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ASU study: Exposure to violence means less access to health care for Somali women in Arizona


Dr. Crista Johnson-Agbakwu and Somali cultural health navigator Owliya Abdalla SIRC Southwest Interdisciplinary Research Center Watts College

Crista Johnson-Agbakwu (seated left) and Somali cultural health navigator Owliya Abdalla (standing right) with a Somali patient. Photo courtesy of Valleywise Health, Refugee Women's Health Clinic.

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January 31, 2020

Migrant women and girls who experienced violent crime are more likely than nonvictims to have health problems and face barriers to vital health care here in Arizona, a new Arizona State University study has found.

The study, published in December in the American Journal of Public Health, is a first-of-its-kind, large-scale survey of Somali women and girls in Arizona that shows the health effects of victimization, defined by researchers as homicide, violence, sexual assault, arson and kidnapping.

More than 7,000 Somalis seeking either refuge or political asylum have arrived in Arizona since 1992, the fourth-highest total of any state, according to the Centers for Disease Control and Prevention. Yet, they remain what study co-authors Kathleen A. Fox and Crista Johnson-Agbakwu of the Watts College of Public Service and Community Solutions call a hidden population.

Their research sheds light on how Somali women and girls use health care in the U.S. and points to the need for a larger, statewide discussion of health issues faced by underserved populations like the Somalis in Arizona. Research also suggests the Somalis’ largest impediments to health — transportation and child care — are solvable through subsidized child care programs, more funding for ridesharing and hiring community health care workers for hard-to-reach populations.

Many longtime Arizonans may not know that Somalis as well as nationals from several other countries have found refuge or asylum in the state, said Fox, an associate professor in the School of Criminology and Criminal Justice.

But many Somali women and girls victimized by violent acts have significantly more health problems and greater difficulties gaining access to health care compared to nonvictims, said Johnson-Agbakwu, a physician and research associate professor in ASU’s School of Social Work and the Southwest Interdisciplinary Research Center.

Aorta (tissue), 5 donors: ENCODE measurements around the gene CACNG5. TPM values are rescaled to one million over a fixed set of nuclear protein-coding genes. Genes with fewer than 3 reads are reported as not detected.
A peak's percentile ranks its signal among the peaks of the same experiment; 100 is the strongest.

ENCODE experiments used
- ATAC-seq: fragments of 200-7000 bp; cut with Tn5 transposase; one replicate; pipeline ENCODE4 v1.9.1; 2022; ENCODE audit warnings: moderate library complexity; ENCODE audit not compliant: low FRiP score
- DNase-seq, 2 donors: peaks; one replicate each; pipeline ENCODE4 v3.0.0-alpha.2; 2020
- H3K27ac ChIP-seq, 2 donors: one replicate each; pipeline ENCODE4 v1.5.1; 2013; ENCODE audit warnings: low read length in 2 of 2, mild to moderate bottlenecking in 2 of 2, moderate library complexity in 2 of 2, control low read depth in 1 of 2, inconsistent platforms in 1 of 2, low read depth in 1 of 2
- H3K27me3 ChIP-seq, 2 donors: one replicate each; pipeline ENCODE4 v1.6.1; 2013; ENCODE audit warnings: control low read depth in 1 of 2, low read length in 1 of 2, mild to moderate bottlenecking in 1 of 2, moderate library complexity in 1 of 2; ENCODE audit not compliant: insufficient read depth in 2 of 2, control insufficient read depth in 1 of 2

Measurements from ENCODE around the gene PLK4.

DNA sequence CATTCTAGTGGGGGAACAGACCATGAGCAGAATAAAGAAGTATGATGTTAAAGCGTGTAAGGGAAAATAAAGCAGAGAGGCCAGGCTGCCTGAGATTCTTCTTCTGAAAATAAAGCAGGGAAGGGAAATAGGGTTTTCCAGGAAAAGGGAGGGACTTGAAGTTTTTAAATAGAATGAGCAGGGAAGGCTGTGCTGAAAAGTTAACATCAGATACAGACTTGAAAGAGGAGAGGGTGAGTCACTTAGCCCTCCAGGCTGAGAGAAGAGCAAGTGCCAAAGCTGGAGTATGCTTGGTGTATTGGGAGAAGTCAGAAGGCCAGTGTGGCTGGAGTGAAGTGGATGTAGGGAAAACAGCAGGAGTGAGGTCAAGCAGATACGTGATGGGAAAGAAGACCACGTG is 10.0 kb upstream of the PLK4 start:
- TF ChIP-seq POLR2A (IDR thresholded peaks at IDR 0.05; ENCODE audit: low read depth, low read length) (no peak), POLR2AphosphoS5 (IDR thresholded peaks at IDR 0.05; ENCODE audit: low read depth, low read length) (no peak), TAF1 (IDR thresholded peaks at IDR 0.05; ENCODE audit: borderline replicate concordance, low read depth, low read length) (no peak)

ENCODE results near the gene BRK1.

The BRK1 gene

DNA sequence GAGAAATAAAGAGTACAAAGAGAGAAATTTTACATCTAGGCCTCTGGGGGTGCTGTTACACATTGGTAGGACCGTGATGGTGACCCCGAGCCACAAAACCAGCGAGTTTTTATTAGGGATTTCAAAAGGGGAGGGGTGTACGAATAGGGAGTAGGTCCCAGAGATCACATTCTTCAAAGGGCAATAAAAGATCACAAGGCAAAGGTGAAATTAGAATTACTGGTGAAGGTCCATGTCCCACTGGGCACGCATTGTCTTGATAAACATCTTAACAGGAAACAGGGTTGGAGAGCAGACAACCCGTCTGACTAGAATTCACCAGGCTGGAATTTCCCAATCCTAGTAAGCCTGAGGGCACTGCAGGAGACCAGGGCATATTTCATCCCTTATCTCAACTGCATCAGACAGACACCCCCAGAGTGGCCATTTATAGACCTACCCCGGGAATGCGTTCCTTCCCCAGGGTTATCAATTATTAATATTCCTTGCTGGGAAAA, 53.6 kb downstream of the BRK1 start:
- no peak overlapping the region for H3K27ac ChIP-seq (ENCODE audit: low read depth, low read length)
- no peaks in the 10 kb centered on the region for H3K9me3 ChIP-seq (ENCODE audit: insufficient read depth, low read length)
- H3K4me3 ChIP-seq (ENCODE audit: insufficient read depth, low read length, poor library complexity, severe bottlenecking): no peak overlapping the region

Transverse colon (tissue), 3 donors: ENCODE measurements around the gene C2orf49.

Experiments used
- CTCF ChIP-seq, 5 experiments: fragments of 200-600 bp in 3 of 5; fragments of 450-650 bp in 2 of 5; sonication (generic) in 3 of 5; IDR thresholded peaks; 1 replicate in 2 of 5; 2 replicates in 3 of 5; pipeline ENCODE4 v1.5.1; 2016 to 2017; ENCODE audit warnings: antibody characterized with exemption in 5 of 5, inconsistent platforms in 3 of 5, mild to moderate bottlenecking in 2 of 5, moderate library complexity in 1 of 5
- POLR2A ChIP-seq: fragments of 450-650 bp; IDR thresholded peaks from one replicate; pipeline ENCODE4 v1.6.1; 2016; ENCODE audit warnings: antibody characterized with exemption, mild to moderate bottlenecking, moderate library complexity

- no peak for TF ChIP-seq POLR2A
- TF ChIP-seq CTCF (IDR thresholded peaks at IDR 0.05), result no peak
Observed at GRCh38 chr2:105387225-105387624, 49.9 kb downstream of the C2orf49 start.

“There is among them a major distrust in the health care system and a disconnect among perceptions of health and wellness,” Johnson-Agbakwu said.

Somalis who are unable to speak or understand English well are also often not as knowledgeable about factors affecting their health or how to treat them, she said. Additionally, they are less likely to have a designated place to receive care in Arizona than nonvictims, and tend to rely more on emergency care, which is more costly and yields worse outcomes, she said.

“It’s a major impediment to becoming self-sufficient, healthy and productive in the U.S. for many of the female Somali refugees and asylum seekers,” Johnson-Agbakwu said.

While noting that violence against women is a “global and pervasive problem,” the researchers found that Somali women and girls in particular are at very high risk for domestic violence, child abuse and involuntary family separation.

Fox and Johnson-Agbakwu cited the World Health Association (WHO) statistics saying that female genital mutilation/cutting (FGM/C) is prevalent worldwide, with 98% of all women in girls in Somalia affected. FGM/C also puts women and girls at increased risk for obstetric and gynecological complications, as well as depression and post-traumatic stress disorder, according to the WHO.

The study also calls for Arizona health care professionals and their staffs to become better educated about culturally appropriate care for migrants; hire linguistically and gender-congruent providers and support staff; engage in community outreach to build trust and enhance health literacy; accommodate needs for child care, flexible hours and transportation for mothers of young children; and extend outreach to crime victims in both health care and community settings.

“These community health workers are cultural health navigators who can share experiences and bridge those gaps in critical ways,” Johnson-Agbakwu said.

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